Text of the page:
He said: “There was a bit of overspend at one point and we were able to create a post of a family support worker because the work we had been doing highlighted the need for someone to give support to the parents too and we were fortunate enough to be able to do that.”

Describing the initiative as a long term homelessness prevention measure, Richard is keen to avoid assessing the success of Safe and Sound with quick fix results.

“We are fortunate enough that we value quality over quantity,” he explained.

“We don’t try to get big numbers coming through the project and it means we can get some intensive support to the people that we do have.

“An average time we spend with a young person is 6 months and will work with them longer if necessary.”

While the end goal is to prevent homelessness, for Richard, the project workers see results on a daily basis.

He added: “A big part of our work is that we prevent that homelessness application from happening in the first place but we also give family mediation, practical and emotional support.

“Another element of our provision is that we help them sustain that, they have a plan that they have created through mediation to try and make things work back home and our supports workers will help them action that.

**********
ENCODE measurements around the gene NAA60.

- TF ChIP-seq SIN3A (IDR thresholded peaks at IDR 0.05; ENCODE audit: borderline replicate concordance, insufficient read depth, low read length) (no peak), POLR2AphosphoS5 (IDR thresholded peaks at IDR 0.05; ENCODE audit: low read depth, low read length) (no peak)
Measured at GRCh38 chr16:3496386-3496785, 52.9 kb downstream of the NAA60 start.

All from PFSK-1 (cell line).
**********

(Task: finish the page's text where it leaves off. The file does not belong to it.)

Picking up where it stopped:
“The broad spectrum of support that we can provide. Some of the really basic ‘light touch’ work we do involves the young people going through a reality check when they say they can’t handle it and want to move out. We do a budgeting exercise with them which makes them realise that the family mediation might actually be the best way forward.

“The other end of the scale, we are working with young people for over a year but we have still prevented them from making the homeless application.”

The service is not without its challenges. With a very small team covering a large geographic area over four local authorities, capacity is an issue.